It only takes one ‘yes’

“Why are you so endlessly shit, Sharepoint?” – me, daily

Job interviews – and indeed, the whole job-hunting process – must be the most evil of all necessary evils. There’s no getting round it; it’s horrendous, and there’s no getting away from it – we all have to go through it at some point. The jury’s still out on whether interviews are actually any good at helping employers select the right people; but in the absence of a better system, we just have to battle through the nerves and the rejection emails and awkward state of trying to ‘sell’ ourselves while being incurably British (in my case, anyway).

You fill out application after application, and reading back over each one before you hit “send” makes you want to cringe yourself inside out. Sometimes you get a “thank you for submitting your application” message, sometimes you don’t. If you’re lucky, you get a rejection email, but more often than not, you don’t hear anything, and have to take radio silence as a “thanks but no thanks”.

Sometimes, you get an interview. And then the real agony starts. You prep, you fret, you worry; you know – because every recruitment website in existence tells you – that everything about you will be scrutinised. You might have to do a phone interview first, which is both better and worse, because if it goes horribly, it’s easier to pretend it never happened, but because you can’t see your interviewer, you’re missing out on a whole load of visual cues. (I once had to do a phone interview in the stairwell of a shopping centre, as there was simply nowhere else I could do it. I got asked to meet them in person as a result of it, though.)

Sometimes you sail through the first interview, get asked to do a second and cock that right up. I will now never been in any doubt that there are two Costa Coffee shops at London Victoria station.

Sometimes you think an interview’s gone pretty well, you’ve practically fallen in love with your interviewers, and the “sorry, you don’t quite have the right experience” email sends you bawling, in a muted fashion, to the nearest ladies’. You hiccup to your boyfriend down the phone, “I – totally – would – have – aced – that – job,” sobbing after every word.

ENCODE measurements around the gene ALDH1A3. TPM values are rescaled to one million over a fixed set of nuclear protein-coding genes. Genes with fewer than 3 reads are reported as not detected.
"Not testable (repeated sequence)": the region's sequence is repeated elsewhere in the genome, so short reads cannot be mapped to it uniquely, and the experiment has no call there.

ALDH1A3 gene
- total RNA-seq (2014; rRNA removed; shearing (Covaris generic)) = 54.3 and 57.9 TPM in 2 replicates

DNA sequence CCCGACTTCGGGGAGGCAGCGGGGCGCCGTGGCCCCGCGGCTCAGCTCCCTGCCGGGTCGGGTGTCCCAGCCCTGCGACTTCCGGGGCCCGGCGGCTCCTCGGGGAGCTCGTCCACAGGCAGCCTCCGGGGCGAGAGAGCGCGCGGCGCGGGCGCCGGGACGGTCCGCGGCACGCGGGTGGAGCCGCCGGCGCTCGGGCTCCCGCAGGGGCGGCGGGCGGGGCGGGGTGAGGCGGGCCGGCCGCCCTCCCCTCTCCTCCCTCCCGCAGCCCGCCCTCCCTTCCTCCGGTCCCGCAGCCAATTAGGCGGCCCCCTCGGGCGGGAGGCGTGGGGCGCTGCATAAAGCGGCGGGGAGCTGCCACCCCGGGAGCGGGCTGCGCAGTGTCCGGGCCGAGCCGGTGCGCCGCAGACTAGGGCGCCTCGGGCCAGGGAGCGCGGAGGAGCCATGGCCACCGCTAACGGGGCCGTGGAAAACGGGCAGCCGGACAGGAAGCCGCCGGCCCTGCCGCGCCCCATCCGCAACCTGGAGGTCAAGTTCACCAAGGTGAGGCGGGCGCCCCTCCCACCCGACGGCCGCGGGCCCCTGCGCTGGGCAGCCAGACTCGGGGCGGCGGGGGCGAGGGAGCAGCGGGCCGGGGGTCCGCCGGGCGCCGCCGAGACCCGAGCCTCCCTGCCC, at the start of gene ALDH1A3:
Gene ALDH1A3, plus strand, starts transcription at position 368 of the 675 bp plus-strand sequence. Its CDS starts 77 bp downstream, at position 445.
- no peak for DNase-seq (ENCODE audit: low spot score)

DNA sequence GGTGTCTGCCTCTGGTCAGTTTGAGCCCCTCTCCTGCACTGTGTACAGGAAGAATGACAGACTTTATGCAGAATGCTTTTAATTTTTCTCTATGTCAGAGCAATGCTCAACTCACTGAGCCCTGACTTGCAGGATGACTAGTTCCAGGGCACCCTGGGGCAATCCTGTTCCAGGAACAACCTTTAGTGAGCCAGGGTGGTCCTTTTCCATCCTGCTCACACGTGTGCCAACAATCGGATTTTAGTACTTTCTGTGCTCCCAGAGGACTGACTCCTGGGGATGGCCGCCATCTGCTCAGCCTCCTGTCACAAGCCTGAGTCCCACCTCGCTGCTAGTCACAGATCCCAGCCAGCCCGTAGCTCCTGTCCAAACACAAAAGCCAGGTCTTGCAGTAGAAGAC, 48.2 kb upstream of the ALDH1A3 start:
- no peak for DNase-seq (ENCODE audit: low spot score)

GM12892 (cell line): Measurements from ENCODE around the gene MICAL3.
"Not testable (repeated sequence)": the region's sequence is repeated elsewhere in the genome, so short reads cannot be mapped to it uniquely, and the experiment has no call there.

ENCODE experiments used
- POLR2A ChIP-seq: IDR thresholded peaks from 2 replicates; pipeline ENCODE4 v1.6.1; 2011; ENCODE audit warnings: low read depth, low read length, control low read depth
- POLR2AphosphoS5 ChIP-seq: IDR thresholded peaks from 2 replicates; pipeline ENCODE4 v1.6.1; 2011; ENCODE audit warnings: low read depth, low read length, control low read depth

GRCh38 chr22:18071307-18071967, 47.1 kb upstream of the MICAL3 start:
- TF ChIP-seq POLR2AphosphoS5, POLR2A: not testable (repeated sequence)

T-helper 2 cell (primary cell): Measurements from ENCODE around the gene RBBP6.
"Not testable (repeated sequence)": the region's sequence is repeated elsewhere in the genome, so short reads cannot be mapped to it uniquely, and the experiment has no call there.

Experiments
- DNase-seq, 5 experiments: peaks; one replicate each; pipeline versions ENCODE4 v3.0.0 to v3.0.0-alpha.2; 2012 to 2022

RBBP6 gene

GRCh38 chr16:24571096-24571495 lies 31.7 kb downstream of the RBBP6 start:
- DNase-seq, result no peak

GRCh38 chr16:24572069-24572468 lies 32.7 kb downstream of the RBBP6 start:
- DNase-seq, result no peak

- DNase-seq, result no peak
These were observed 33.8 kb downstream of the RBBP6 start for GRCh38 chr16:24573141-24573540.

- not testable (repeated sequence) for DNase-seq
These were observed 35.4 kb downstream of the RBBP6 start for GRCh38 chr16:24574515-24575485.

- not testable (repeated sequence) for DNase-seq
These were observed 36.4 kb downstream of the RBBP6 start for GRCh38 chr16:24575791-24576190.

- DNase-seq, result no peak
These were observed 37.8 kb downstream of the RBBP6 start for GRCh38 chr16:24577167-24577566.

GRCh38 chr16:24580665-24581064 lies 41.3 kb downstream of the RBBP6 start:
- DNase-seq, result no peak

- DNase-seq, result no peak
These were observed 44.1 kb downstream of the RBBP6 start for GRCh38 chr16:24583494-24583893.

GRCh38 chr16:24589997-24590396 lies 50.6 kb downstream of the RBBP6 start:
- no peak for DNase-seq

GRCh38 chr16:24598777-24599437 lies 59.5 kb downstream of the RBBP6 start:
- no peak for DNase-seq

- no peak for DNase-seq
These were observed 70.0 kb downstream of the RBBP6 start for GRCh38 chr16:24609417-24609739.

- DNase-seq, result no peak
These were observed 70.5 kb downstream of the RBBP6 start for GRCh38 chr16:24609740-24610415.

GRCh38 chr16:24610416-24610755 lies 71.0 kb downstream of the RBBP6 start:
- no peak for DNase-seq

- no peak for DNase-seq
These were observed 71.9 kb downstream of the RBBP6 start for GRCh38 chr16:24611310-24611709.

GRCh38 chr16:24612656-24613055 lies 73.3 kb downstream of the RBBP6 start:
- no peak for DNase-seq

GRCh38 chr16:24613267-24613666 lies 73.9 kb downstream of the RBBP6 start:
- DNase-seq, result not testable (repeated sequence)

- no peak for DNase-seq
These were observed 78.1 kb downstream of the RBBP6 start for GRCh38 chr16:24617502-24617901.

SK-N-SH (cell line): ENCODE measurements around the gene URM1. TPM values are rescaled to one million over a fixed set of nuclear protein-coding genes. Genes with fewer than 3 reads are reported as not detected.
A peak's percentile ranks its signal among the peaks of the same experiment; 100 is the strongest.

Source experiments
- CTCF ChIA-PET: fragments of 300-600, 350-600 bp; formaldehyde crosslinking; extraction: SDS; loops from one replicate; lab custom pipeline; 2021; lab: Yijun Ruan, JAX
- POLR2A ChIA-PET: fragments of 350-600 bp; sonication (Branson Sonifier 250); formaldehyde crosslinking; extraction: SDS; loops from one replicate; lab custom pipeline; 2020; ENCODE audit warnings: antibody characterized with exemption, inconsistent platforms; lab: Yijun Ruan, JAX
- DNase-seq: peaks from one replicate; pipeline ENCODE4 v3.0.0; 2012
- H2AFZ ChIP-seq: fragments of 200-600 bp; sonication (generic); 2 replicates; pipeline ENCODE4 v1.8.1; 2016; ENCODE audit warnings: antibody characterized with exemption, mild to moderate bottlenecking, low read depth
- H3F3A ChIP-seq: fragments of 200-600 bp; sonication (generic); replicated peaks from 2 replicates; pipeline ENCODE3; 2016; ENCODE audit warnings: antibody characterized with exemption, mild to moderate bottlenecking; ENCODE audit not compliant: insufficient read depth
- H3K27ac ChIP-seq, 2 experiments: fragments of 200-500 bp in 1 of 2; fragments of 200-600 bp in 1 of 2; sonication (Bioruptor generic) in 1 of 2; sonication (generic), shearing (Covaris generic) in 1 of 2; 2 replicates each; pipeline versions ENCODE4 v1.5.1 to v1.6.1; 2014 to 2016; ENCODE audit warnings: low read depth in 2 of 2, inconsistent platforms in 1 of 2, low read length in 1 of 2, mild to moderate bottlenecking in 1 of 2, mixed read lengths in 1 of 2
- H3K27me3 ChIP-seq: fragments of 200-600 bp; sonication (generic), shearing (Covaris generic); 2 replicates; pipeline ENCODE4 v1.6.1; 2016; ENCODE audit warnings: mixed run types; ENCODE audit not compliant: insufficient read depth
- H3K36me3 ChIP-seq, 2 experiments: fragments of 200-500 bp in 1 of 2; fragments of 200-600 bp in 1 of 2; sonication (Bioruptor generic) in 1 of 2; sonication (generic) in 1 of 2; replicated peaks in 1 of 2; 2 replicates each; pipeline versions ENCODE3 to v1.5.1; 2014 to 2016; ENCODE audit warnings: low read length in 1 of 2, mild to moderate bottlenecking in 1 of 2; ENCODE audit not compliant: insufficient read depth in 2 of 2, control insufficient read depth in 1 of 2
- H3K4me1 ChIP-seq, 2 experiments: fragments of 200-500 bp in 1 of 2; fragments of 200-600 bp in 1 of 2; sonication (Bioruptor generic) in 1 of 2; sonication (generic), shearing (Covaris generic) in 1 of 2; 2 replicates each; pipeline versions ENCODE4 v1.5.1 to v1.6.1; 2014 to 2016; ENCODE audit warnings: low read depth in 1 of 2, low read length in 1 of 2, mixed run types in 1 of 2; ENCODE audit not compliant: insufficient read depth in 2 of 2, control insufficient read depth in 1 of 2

But then another interview comes up, taking you by surprise – you didn’t really expect to be asked – and you don’t know a huge amount about the role, but you’re an internal candidate so you decide to give it a go. They send you a pre-interview task, and you stumble through it, with no clue if you’re along the right lines. “I’m not an idiot“, you say out loud in an attempt to reassure yourself. “I might be doing OK.”

You spend the evening before the interview fretting about what to wear. You want to be smart, but it’s freezing. You iron a skirt, then nix it. You decide to leave it, and hope that the morning rush will clarify your thoughts a little and make the choosing easier. In the end, you go casual. Jeans and a shirt – because that’s what you normally wear to the office, and you still don’t know how you feel about the job.

The interview itself is… OK. You hear yourself rambling a couple of times, it’s not your best performance – not like the time you were borderline-flirting with the interviewer about semi-colons – but you don’t crash and burn and fumble for words like a dithering fool. You’re shown out after 20 minutes, and call your long-suffering boyfriend as you walk back to the station – you have no idea how it went, except quickly, and that can’t be good. You have no idea how you feel about it. You spend the next 24 hours telling yourself it doesn’t matter if you get it or not. You put that armour on so that another rejection can’t hurt. There’ll be something else. Eventually.

And then you get a call, and even though ‘no caller ID’ is flashing on your phone screen, something deep down just knows. And you dash into the corridor, have the conversation you’ve been thinking about for a while now, and try not to laugh out loud. And you return to your desk, fully aware that your poker face is absymal, and try to catch your manager to break the news. You get more than a bit emotional at the thought of leaving the funny, friendly, supportive team who’ve seen you change from being a useless temp, paralysed by shyness, to one third of a comms team who are all opinionated, obsessed with food and prone to complaining, sometimes louder than is wise. But also very witty, which makes up for a lot.

But you know you need a change, you need a new chapter, you need to learn something new, and be somewhere else.

It’s time.

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